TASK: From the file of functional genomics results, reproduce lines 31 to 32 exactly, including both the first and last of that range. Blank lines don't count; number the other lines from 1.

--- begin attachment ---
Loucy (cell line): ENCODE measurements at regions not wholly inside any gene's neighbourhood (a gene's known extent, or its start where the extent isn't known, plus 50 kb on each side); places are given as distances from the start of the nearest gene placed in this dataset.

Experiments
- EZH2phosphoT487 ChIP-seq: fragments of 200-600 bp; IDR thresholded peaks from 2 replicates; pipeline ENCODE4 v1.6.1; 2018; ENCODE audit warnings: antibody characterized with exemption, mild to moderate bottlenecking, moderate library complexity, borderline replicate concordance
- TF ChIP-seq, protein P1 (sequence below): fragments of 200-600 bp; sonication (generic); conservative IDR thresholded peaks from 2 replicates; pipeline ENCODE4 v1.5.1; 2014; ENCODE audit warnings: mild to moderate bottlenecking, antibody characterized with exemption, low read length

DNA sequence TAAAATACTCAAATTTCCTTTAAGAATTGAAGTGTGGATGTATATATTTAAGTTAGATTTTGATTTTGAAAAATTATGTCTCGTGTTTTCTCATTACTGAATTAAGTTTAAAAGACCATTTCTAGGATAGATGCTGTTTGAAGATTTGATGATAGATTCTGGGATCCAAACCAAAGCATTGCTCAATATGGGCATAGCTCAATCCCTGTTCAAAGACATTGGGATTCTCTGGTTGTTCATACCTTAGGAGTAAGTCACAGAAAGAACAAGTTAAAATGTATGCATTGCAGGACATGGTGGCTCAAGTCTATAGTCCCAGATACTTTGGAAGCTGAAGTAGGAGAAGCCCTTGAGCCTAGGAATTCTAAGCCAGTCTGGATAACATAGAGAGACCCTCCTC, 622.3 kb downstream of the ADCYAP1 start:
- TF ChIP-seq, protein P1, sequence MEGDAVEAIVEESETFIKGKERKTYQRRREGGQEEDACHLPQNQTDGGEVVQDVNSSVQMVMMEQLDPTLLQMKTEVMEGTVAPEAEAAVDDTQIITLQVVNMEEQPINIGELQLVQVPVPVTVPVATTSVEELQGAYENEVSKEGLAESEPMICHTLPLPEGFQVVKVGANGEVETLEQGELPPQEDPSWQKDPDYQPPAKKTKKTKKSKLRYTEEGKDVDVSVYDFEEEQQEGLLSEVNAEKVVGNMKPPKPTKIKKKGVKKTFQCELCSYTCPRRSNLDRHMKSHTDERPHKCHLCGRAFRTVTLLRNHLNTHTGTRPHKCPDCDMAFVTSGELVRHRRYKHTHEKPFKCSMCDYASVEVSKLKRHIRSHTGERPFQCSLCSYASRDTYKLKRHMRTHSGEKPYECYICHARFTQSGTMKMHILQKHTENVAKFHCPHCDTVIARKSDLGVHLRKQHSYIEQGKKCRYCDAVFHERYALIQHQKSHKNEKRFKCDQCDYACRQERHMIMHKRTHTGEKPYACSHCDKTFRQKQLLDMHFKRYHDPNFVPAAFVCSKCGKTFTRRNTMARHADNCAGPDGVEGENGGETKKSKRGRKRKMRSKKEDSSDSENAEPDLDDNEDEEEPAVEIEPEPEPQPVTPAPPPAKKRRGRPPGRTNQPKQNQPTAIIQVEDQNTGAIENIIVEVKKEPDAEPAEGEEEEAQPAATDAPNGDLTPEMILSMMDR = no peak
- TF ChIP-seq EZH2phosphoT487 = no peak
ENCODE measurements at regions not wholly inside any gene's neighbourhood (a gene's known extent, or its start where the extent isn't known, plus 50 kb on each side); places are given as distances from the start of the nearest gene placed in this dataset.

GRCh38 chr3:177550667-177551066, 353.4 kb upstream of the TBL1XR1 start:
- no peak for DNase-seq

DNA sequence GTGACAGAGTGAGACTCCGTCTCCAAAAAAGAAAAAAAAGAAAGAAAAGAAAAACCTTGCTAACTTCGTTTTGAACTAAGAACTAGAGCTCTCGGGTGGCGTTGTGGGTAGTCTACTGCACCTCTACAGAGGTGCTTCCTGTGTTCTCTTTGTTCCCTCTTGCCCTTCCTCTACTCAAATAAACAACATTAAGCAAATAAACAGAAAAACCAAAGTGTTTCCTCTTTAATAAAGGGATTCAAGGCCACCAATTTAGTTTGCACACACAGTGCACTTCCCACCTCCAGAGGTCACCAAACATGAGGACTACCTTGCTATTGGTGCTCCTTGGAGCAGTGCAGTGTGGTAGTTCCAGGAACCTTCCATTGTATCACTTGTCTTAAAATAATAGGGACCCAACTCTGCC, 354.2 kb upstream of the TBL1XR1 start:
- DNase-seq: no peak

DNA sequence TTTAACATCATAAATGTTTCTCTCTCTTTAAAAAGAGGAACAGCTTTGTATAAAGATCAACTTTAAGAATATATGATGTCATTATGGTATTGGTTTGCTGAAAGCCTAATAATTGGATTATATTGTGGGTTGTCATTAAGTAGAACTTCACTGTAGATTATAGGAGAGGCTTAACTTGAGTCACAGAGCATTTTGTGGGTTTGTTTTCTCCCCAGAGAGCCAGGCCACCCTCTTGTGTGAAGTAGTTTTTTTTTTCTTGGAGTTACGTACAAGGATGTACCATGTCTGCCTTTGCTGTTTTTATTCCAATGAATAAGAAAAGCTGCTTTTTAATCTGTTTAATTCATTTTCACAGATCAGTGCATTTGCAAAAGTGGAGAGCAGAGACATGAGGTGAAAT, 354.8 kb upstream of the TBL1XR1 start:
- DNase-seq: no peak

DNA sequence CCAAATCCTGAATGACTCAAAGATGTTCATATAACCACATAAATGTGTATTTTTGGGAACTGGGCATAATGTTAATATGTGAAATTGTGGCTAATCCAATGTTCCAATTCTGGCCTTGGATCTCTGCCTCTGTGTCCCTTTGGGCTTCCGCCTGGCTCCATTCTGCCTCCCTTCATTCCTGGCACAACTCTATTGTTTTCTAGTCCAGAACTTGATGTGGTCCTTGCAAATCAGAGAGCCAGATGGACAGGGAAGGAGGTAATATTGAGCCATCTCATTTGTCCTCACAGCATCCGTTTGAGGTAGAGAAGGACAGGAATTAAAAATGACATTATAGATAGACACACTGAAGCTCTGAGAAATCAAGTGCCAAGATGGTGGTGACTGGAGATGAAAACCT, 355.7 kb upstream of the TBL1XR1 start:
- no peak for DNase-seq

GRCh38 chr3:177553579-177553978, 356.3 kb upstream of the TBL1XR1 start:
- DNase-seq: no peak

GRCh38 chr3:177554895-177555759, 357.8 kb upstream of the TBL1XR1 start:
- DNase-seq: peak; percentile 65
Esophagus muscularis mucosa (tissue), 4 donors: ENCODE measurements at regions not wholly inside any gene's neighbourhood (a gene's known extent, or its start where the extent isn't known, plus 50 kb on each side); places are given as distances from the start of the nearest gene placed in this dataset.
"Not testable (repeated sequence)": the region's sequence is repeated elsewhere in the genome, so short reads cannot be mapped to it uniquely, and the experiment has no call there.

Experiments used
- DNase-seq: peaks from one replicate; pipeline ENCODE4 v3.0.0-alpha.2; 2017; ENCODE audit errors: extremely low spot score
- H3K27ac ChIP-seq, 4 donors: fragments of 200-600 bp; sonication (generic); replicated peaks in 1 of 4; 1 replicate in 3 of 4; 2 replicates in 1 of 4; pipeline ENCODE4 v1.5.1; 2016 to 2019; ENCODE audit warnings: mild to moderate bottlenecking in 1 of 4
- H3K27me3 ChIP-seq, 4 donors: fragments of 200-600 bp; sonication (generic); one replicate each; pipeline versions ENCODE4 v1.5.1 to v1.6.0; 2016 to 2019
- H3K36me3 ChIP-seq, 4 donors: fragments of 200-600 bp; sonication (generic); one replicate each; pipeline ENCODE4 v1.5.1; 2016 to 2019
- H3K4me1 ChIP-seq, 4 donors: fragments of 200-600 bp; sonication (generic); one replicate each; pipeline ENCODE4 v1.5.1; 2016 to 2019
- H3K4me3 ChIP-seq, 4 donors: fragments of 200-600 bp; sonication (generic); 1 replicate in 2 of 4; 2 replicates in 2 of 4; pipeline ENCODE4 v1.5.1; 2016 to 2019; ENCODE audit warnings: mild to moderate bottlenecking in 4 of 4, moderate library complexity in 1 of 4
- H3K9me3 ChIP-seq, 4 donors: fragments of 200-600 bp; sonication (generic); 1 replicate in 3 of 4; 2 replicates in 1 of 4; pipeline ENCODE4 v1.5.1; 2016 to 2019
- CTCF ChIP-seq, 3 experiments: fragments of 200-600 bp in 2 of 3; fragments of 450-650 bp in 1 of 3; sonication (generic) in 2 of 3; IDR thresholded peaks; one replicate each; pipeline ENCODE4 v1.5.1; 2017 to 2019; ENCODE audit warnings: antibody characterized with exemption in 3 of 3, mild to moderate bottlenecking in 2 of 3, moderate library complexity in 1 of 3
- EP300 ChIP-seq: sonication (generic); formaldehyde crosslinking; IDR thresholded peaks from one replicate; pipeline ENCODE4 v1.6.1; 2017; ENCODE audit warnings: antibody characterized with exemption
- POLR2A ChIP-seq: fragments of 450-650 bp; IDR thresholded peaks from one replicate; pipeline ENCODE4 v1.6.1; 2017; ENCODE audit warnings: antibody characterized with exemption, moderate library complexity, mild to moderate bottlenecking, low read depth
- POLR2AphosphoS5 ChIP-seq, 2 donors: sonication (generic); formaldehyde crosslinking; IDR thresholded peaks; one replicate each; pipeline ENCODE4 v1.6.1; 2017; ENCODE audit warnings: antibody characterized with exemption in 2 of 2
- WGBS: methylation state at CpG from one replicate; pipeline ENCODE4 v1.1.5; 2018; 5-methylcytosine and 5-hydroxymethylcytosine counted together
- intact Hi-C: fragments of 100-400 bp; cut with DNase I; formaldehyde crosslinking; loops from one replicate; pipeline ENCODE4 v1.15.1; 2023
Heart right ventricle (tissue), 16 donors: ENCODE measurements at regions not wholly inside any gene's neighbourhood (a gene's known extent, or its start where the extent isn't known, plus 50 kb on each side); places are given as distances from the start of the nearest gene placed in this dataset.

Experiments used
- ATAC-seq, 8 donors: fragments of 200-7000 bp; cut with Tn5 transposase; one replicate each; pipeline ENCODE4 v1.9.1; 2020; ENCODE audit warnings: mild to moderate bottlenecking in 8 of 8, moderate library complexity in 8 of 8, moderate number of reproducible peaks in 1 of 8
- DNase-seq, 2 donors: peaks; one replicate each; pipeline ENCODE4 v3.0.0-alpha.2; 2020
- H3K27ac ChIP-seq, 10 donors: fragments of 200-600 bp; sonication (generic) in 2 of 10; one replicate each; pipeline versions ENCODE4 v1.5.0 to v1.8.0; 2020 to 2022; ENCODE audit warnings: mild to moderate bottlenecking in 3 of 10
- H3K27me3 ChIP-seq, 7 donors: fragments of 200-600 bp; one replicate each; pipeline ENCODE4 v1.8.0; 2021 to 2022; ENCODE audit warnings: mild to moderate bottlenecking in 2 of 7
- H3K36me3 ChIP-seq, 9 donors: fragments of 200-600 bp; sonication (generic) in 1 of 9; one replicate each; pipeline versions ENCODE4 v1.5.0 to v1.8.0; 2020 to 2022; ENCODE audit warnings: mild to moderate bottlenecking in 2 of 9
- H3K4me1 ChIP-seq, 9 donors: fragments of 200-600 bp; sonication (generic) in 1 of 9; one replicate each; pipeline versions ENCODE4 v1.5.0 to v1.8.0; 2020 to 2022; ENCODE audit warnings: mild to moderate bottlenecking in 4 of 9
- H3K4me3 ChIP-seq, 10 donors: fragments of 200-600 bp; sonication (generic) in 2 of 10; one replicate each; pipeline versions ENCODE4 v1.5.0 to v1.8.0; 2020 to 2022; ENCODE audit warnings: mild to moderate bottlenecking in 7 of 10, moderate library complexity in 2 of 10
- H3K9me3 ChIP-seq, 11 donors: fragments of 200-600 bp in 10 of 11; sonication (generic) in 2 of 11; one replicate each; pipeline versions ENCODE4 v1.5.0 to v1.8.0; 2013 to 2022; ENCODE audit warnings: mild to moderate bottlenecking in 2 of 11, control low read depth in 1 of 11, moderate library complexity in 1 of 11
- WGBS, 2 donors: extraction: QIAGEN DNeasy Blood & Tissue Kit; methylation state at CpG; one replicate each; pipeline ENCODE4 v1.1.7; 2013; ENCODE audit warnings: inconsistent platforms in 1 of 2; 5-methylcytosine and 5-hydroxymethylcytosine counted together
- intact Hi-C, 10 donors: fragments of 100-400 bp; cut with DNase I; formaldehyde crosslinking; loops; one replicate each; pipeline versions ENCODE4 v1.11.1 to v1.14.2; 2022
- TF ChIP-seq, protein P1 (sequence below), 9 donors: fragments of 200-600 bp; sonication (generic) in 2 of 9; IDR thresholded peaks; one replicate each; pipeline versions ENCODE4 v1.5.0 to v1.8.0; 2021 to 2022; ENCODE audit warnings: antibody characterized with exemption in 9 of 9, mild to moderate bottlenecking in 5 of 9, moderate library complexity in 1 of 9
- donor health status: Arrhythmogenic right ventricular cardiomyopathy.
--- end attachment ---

- CTCF ChIP-seq, 3 experiments: fragments of 200-600 bp in 2 of 3; fragments of 450-650 bp in 1 of 3; sonication (generic) in 2 of 3; IDR thresholded peaks; one replicate each; pipeline ENCODE4 v1.5.1; 2017 to 2019; ENCODE audit warnings: antibody characterized with exemption in 3 of 3, mild to moderate bottlenecking in 2 of 3, moderate library complexity in 1 of 3
- EP300 ChIP-seq: sonication (generic); formaldehyde crosslinking; IDR thresholded peaks from one replicate; pipeline ENCODE4 v1.6.1; 2017; ENCODE audit warnings: antibody characterized with exemption